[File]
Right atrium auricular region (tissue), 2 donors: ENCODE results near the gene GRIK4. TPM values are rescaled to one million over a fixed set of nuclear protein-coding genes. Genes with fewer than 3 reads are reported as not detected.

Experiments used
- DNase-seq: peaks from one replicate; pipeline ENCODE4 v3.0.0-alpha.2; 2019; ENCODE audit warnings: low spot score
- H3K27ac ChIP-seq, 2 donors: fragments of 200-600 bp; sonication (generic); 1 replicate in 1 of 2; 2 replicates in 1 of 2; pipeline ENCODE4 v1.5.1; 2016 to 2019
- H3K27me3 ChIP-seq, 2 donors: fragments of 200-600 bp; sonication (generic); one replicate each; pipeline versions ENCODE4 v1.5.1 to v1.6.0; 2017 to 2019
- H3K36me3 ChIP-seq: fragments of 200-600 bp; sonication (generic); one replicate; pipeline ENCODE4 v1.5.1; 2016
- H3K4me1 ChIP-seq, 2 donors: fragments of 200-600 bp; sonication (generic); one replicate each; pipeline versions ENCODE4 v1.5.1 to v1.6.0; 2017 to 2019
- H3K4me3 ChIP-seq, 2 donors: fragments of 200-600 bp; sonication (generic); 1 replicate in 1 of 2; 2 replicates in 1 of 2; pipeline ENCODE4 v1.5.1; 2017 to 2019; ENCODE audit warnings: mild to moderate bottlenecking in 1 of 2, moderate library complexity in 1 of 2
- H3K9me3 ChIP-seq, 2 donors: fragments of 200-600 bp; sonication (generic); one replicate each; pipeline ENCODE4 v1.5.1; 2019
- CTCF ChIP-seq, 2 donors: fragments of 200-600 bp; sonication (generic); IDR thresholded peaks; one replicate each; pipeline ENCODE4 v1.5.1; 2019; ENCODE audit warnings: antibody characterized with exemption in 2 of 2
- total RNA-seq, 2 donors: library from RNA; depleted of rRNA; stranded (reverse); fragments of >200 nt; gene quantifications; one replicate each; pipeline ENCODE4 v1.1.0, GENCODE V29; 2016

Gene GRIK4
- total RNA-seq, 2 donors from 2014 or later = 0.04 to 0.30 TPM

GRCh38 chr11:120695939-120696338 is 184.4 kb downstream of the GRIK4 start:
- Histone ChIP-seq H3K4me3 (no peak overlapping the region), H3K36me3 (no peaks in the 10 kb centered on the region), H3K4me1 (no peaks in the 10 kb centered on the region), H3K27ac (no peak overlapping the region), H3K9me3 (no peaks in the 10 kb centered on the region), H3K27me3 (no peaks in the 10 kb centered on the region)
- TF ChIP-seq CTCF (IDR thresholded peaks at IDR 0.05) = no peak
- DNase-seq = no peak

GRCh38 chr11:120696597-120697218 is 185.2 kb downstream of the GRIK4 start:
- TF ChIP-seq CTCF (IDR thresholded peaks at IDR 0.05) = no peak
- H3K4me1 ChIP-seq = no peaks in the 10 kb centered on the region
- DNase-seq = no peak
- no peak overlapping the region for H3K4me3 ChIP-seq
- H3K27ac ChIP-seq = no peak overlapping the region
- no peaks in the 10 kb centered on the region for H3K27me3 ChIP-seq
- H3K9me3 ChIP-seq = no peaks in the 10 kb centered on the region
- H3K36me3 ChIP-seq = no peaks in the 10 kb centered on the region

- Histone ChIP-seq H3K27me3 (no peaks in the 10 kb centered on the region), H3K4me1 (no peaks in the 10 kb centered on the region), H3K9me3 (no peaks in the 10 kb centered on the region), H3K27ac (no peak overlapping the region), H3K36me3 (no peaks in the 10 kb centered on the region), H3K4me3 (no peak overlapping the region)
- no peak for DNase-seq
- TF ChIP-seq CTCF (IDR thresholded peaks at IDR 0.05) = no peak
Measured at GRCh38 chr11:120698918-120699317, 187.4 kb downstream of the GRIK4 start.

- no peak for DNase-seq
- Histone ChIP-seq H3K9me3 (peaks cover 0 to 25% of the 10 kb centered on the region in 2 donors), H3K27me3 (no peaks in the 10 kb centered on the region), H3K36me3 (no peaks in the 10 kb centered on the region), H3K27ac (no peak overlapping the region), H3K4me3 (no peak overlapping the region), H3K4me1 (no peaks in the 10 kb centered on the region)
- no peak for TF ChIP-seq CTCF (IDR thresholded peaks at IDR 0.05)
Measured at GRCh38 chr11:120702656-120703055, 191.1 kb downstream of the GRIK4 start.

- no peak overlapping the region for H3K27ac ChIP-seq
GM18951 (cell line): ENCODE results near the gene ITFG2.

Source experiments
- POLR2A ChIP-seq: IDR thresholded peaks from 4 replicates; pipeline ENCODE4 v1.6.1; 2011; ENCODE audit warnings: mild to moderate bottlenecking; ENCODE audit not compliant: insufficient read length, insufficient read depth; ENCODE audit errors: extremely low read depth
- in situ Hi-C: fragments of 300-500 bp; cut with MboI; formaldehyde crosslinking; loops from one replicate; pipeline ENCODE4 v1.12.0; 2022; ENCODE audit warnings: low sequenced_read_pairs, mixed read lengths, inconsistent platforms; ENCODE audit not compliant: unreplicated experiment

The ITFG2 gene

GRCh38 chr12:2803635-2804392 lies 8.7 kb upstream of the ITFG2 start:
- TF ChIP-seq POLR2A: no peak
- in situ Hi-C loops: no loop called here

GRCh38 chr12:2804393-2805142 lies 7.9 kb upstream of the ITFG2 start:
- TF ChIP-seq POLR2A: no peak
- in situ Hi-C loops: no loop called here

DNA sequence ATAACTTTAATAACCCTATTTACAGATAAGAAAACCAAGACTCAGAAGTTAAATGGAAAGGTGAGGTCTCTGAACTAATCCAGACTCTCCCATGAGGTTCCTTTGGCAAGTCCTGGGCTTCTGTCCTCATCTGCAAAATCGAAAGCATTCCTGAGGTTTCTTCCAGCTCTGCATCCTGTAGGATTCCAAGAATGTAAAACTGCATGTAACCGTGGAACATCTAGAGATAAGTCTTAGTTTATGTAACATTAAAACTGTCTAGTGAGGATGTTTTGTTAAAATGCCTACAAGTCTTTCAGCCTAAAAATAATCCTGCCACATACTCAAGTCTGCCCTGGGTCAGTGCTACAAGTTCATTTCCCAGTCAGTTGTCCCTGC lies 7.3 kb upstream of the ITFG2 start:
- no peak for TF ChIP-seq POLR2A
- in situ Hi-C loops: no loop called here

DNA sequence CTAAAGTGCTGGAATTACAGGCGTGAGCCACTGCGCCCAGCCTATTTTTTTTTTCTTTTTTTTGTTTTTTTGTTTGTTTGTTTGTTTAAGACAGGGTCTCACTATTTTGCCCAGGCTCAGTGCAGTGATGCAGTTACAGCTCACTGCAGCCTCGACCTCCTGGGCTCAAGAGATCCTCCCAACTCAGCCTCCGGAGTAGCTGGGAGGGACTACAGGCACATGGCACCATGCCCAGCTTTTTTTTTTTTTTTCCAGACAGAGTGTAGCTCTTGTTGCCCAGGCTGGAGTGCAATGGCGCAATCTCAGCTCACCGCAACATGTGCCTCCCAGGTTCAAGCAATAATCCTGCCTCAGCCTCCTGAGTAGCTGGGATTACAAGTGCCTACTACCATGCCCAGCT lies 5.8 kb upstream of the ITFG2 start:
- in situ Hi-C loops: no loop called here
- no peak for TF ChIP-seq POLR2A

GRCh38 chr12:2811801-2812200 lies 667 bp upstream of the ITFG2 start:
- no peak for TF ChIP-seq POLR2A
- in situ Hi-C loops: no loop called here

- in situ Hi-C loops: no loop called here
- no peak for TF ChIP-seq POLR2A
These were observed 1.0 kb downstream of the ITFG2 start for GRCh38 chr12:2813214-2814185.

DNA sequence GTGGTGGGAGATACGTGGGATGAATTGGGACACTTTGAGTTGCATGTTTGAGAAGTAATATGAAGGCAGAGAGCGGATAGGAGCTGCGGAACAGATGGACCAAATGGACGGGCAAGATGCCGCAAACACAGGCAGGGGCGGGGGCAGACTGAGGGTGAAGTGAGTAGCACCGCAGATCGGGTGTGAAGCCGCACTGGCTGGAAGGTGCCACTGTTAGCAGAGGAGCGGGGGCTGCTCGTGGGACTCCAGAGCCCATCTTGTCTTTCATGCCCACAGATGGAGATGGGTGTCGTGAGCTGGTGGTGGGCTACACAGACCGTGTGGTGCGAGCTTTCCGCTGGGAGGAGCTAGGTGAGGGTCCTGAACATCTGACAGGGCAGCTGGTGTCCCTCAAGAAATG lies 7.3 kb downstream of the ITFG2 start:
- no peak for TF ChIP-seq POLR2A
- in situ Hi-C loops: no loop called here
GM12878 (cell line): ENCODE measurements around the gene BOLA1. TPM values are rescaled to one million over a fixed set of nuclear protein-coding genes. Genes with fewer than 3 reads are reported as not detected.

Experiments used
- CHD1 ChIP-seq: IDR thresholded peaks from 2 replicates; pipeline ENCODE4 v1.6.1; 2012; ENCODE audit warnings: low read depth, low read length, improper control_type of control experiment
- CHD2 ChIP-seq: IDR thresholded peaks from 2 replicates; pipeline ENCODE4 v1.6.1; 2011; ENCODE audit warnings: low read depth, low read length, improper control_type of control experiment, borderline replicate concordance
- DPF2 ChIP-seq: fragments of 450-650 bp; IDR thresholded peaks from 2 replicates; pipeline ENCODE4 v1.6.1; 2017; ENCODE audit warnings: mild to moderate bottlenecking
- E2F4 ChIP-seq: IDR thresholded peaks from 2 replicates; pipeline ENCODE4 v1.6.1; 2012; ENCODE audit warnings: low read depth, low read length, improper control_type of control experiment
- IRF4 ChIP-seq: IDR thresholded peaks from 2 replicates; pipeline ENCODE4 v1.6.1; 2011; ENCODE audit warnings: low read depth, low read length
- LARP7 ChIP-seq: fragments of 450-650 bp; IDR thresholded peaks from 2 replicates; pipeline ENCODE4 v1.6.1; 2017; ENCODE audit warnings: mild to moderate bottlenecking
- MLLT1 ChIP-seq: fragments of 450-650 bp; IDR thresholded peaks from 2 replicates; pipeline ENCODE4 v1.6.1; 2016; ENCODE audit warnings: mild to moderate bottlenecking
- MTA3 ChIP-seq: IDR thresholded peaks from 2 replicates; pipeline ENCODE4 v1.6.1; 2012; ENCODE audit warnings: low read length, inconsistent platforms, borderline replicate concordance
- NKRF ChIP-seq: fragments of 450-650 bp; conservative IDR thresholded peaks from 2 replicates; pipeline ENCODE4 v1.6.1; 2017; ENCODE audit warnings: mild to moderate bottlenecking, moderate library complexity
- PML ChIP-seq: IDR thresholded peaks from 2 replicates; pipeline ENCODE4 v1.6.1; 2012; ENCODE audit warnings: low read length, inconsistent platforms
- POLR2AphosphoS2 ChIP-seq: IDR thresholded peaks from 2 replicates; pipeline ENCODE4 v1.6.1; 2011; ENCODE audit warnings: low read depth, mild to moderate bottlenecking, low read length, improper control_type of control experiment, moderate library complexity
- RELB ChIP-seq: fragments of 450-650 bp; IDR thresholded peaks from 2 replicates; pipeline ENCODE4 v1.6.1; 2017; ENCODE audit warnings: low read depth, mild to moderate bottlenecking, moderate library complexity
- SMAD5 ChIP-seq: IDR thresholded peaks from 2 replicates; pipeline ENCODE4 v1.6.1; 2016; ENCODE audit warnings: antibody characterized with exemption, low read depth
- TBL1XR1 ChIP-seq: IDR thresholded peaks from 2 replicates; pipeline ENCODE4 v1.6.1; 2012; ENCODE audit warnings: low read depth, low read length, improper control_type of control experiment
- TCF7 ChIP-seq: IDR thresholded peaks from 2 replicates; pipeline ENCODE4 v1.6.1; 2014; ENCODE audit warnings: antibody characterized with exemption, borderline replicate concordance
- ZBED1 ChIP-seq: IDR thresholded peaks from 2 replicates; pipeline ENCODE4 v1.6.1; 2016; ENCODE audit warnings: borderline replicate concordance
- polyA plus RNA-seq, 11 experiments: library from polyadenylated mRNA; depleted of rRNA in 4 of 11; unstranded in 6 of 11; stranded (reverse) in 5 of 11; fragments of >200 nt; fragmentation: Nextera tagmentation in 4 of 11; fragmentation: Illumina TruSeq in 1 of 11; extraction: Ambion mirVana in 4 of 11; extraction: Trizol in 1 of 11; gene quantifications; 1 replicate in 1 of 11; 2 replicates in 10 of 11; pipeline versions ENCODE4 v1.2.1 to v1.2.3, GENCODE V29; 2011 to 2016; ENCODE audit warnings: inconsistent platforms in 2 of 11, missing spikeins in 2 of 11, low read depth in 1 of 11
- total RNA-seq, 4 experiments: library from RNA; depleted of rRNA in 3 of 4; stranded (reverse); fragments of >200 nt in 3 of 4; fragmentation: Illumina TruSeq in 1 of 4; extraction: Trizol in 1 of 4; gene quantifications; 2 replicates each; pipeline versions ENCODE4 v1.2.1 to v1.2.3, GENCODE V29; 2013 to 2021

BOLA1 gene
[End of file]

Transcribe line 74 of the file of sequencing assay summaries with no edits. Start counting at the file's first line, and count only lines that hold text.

- POLR2AphosphoS2 ChIP-seq: IDR thresholded peaks from 2 replicates; pipeline ENCODE4 v1.6.1; 2011; ENCODE audit warnings: low read depth, mild to moderate bottlenecking, low read length, improper control_type of control experiment, moderate library complexity